JennyOnAPlate Tue 17-Oct-17 21:03:41

She’s right. I wish I’d thought ahead at that age.

Mayhemmumma Tue 17-Oct-17 21:05:05

Oh gosh I'm with DD unless you are loaded and she can afford to be saddled with a ton of debt, without good career prospects.

I'm a but mean though and think uni is a privilege and isn't all about the 'experience'.

Fitzsimmons Tue 17-Oct-17 21:05:59

As someone with a fairly useless degree I commend your DD for being so sensible.

GoldilocksAndTheThreePears Tue 17-Oct-17 21:05:59

I did A'levels in interests, archaeology and a couple of historys. Regretted it a lot. There is very very little archaeological employment! I went back and did childcare, which I was already interested in but didn't seem a great idea but turned out fantastic, until I got ill I was in pretty much constant employment, lived abroad, did all sorts!

I know from when I did consider uni I looked at lots that offered other courses with the degree, maybe not as a named part but you could do terms in other areas. Not sure if that has changed though.

CuckooClockChimes Tue 17-Oct-17 21:06:06

She's right and making a good decision. I would personally study the subject I enjoy the most because I couldn't trudge through a subject I don't find as interesting. However, if your DD is wanting to make this decision and she's happy with it, then great! Let her make the decision

Tilapia Tue 17-Oct-17 21:06:44

I have noticed (in the course of my work) that many parents seem to encourage girls to do something they’ll enjoy and boys to consider what will lead to a well paid career. IMO this is one reason for the gender pay gap! Good for your DD.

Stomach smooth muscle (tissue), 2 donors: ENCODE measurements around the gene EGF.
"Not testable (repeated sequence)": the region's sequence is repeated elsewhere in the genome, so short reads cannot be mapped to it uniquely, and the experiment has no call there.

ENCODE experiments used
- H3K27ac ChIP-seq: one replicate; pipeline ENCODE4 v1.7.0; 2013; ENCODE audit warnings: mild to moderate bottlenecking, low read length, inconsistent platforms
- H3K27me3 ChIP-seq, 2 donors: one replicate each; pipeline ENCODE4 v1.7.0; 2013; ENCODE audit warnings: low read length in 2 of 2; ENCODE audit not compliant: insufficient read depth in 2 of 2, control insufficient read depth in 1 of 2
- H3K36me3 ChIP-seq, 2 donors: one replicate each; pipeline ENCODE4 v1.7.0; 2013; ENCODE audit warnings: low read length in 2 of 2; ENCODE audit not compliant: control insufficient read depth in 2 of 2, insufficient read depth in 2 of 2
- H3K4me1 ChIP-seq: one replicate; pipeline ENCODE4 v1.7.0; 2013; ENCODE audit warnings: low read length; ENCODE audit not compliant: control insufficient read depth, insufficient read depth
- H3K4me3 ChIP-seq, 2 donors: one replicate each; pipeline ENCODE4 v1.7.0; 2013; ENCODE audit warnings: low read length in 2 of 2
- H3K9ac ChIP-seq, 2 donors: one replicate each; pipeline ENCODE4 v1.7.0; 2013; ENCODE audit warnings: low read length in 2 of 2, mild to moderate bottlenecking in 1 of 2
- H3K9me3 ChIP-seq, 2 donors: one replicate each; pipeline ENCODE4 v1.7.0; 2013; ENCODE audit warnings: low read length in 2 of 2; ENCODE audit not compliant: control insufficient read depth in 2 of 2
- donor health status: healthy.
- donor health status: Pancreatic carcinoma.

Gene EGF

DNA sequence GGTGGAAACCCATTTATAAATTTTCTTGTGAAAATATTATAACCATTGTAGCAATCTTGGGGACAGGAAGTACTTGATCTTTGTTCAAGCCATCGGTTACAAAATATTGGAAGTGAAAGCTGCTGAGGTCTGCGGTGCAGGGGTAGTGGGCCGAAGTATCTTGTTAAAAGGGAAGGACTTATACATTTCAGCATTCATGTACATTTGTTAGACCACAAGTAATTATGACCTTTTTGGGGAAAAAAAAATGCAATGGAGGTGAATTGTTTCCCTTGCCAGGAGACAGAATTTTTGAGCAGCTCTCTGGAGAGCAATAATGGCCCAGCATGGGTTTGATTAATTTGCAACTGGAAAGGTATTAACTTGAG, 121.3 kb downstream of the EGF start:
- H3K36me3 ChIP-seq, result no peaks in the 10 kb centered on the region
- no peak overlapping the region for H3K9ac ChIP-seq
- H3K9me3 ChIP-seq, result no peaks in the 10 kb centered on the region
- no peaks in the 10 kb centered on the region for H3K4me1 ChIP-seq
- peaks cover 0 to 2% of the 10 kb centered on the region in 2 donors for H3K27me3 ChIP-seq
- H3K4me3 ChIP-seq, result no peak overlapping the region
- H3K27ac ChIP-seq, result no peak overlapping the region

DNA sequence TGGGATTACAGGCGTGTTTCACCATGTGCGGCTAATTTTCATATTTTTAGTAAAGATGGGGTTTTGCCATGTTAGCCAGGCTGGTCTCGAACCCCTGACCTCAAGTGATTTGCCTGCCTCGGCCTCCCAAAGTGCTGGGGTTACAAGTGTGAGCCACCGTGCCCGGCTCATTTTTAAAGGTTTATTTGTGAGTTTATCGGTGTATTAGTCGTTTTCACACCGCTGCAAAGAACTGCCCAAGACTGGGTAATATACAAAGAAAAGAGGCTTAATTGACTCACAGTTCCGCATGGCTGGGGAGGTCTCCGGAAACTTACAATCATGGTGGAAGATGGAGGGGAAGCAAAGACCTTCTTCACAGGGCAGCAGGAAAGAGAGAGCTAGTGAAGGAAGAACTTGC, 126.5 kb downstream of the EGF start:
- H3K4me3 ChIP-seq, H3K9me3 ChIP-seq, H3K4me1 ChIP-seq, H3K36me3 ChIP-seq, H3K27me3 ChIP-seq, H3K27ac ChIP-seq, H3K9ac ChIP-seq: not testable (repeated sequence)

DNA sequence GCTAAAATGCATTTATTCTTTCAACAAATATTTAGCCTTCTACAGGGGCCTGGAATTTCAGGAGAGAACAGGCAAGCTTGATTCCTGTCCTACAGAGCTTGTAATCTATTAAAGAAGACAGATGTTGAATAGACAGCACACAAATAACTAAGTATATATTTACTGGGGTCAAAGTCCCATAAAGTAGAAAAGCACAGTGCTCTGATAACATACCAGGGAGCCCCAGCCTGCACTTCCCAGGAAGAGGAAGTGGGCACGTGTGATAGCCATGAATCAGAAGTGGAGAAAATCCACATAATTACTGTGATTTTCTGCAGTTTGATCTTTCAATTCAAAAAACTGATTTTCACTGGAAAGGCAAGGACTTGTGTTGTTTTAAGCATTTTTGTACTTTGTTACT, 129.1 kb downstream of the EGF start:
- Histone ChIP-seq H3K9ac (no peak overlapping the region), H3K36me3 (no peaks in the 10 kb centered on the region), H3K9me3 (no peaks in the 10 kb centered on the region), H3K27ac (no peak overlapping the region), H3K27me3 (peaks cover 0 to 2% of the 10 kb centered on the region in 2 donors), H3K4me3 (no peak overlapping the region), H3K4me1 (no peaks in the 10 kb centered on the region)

NoCanoe Tue 17-Oct-17 21:09:15

I regret doing a vocational degree and not the one I was interested in. Yes, I got a job. But I feel I missed out on doing something I had passion to study.
I'd change my decision if i had my time again.
Perhaps not very practical, but I think I should have followed my interest. I could have still got to my eventual job or had a new career altogether.

LaurieMarlow Tue 17-Oct-17 21:11:42

Interesting that this is getting very different responses from the 'should my son do Philosophy' thread.

Anyway, in this case she sounds like she has her head screwed on. If a clear route to employment is important to her, let her crack on. Unless she'd hate every second of her biomed degree, which from your op, doesn't sound like the case.

Roomba Tue 17-Oct-17 21:21:28

I really, really wish I'd studied what would make me more employable instead of what I enjoyed. My parents were a bit clueless and school advisers kept telling me to do what I enjoyed, so I studied a subject I loved but which left me no more employable than if I'd left education at 18 really (and in lots of debt). I had to go back to uni and retrain in the end.

abbsisspartacus Tue 17-Oct-17 21:22:12

I encouraged my daughter to think employment right from GCSE level she does drama which is her passion and the rest broad employment opportunities specialises again at a level and further for university

Ethylred Tue 17-Oct-17 21:26:07

Zoology is fine too. Although you haven't told us which uni... Yes that does matter.